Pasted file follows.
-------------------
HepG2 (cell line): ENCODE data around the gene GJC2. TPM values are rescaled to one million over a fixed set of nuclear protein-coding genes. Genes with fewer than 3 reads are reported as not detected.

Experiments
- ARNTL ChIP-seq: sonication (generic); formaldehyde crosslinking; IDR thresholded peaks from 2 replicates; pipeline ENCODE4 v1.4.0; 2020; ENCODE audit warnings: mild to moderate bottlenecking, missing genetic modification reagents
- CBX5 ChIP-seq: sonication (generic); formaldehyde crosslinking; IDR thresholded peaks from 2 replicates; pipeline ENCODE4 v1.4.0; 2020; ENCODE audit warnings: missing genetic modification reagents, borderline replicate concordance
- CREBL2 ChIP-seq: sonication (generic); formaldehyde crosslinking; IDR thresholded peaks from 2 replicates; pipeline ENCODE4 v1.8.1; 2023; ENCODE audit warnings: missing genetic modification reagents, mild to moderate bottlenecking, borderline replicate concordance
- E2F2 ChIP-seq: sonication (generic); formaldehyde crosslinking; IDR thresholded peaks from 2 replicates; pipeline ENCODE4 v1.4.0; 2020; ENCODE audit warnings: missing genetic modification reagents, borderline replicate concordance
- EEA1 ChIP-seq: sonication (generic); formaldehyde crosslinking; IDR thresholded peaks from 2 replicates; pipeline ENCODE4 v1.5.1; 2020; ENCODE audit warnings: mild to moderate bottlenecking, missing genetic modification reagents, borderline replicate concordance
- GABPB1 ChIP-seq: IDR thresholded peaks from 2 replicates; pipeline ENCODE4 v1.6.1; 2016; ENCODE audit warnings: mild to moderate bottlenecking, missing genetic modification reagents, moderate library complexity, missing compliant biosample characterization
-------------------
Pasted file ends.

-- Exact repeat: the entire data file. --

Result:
HepG2 (cell line): ENCODE data around the gene GJC2. TPM values are rescaled to one million over a fixed set of nuclear protein-coding genes. Genes with fewer than 3 reads are reported as not detected.

Experiments
- ARNTL ChIP-seq: sonication (generic); formaldehyde crosslinking; IDR thresholded peaks from 2 replicates; pipeline ENCODE4 v1.4.0; 2020; ENCODE audit warnings: mild to moderate bottlenecking, missing genetic modification reagents
- CBX5 ChIP-seq: sonication (generic); formaldehyde crosslinking; IDR thresholded peaks from 2 replicates; pipeline ENCODE4 v1.4.0; 2020; ENCODE audit warnings: missing genetic modification reagents, borderline replicate concordance
- CREBL2 ChIP-seq: sonication (generic); formaldehyde crosslinking; IDR thresholded peaks from 2 replicates; pipeline ENCODE4 v1.8.1; 2023; ENCODE audit warnings: missing genetic modification reagents, mild to moderate bottlenecking, borderline replicate concordance
- E2F2 ChIP-seq: sonication (generic); formaldehyde crosslinking; IDR thresholded peaks from 2 replicates; pipeline ENCODE4 v1.4.0; 2020; ENCODE audit warnings: missing genetic modification reagents, borderline replicate concordance
- EEA1 ChIP-seq: sonication (generic); formaldehyde crosslinking; IDR thresholded peaks from 2 replicates; pipeline ENCODE4 v1.5.1; 2020; ENCODE audit warnings: mild to moderate bottlenecking, missing genetic modification reagents, borderline replicate concordance
- GABPB1 ChIP-seq: IDR thresholded peaks from 2 replicates; pipeline ENCODE4 v1.6.1; 2016; ENCODE audit warnings: mild to moderate bottlenecking, missing genetic modification reagents, moderate library complexity, missing compliant biosample characterization